At the beginning of this year, I contacted Shinko Tires about their off-road offerings. Since I had plans to compete all season in Kentucky Cross-Country Racing (KXCR), Shinko sent me 3 tires to test. Full disclosure, Shinko didn’t ask me to publish any particular content, use any specific language, or even link back to their website. The words that you read here are all mine, Shinko only asked that I ride and test the tires and share my thoughts on my channels. Moreover, as the season progressed, I purchased, with my own money, 3 additional tires, coincidentally Shinko branded buns. With the housekeeping details out of the way, let’s talk about some “tars”.
216MX (Extreme Offroad/Enduro/Desert tire)
90/90-21 & 90/100-21 (DOT & FIM)
Last year I ran the Michelin Starcross 5 medium for the entire season. Comparing the 216 to the Starcross 5, I felt more confidence under heavy breaking and as advertised, felt like the 216MX fatty “danced” a lot less in the endless wet roots found on the KXCR courses. This season, the fatty front has seen 8 Cross-Country (XC) races in the Bluegrass state. I took a peek at the hour meter yesterday and realized this tire has been on the Husky for 46 hours. After all the rocks and nonsense around KXCR’s training facility (“The Holler”) in Clay City (KY), and Dayton Dirt Riders, I’m retiring this 216 after the next race. The rocks have finally started taking a toll on the knobs after nearly a full race season. Despite some tearing, I was surprised to find that the breaking edges of the knobs still look sharp considering how long they’ve been mounted. After consulting the Shinko website, I discovered that these tires are actually DOT; I had no idea prior to this writing. While I am concerned about these knobs flexing on the twisty pavement of the Kentucky backroads, at some point I may buy a full set of the 216s for my Dual-Sport to see how they hold up to featherweight adventure riding.
Considering the diverse conditions I see here in southern Ohio and Appalachian Kentucky, the guys at Shinko thought it best to send me a front tire intended for enduro and extreme off-road terrain. Shinko sent the 216MX tire in both the “Chubby” 90/90-21 and the 90/100-21 “Fat Tire”. Historically I’ve run a 90/90-21 front tire on both my CRF250L, so I chose to run the “Fatty” 216MX for this year’s XC racing season. According to Shinko, the 90/100 “fat tire” has a “fuller” profile to avoid deflection through rocks, over roots and other obstacles.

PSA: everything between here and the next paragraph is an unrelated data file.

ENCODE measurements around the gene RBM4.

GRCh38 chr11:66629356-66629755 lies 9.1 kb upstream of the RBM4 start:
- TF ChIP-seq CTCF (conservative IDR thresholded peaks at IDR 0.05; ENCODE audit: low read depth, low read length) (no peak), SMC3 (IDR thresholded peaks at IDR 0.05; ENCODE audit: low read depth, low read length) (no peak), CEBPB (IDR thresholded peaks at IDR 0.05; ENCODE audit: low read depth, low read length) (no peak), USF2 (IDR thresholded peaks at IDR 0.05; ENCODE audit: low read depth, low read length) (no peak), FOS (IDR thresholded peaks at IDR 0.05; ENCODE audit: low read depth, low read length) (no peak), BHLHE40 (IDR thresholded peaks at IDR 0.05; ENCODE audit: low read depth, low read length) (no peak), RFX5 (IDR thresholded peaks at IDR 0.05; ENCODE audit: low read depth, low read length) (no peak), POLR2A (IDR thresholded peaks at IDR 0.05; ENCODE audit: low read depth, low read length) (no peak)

I’ve loved the 216s to the point I will be hesitant to try something new for racing. After all of this time, I think the biggest downfall has been “tire flex” at low pressure. This, like so many other things, is a combination of factors. I run ultra-heavy-duty tubes. Folks that run tubliss, bibs, or traditional “heavy-duty” tubes will likely encounter different behavior from the same tire. Because I run tubes, I try not to get below 8 PSI when racing, with the exception of serious mudders. incidentally, I was running the 90/90-21 216 MX at the John Vincent mudder this year and stopped to let more air out of the tires during the first lap. Unbeknownst to me, I apparently let virtually all the air out of the front. With the ultra-heavy-duty tube and a rim-lock, the front wheel felt really low, but never felt flat, despite having no air in it the next morning. The 216 obviously does a great job of clearing mud, and under “normal” circumstances feels great (in my unsophisticated hands), and only struggles in the worst conditions. Having run both, the 90 and 100 width tires, the 90 definitely feels a bit more “twitchy” by comparison, especially on the slick stuff. I have no empirical evidence, but I suspect the “fatty” also flexes a bit more and helps clear the treads.
520 Dual Compound (Intermediate to Hard Terrain Tire)
120/100-18 (Not for Highway Service)
When discussing the Kentucky terrain conditions, Shinko recommended the 525, however, because of supply chain limitations at the time, they suggested I give the 520 Dual Compound tire a try. The Husqvarna’s manual calls for a 110/100-18 size rear tire, however, Shinko sent a 120/100-18. Long-time followers know, I have no qualms with trying various tire sizes, so this was a no-brainer for me. Moreover, I suspect a lot of folks run 120 width tires for trail and cross-country riding (more on that in a minute).
The 520 was my first experience with a “hybrid” soft compound off-road tire. As anyone that knows me will tell you, if I see a rocky creekbed or a boulder field… I’m hitting those lines with the dirt bike. With that, Dayton Dirt Riders has a rule, they don’t cut trees. If a tree falls, you go over, or you go around; that’s the way it is. Between rock ledges, river rock creekbeds, and endless logs, the 520 was well at home at my in my favorite riding areas.
Beyond enduro obstacles, my mind was blown by the way the 520 put power to the ground. In the fluffy loamy soil, the 520 tractored up the Appalachian foothills in “The Holler” with gusto. I could definitely feel the traction improvement considering the combination of the wider profile and the softer compound that could spread out over the dirt.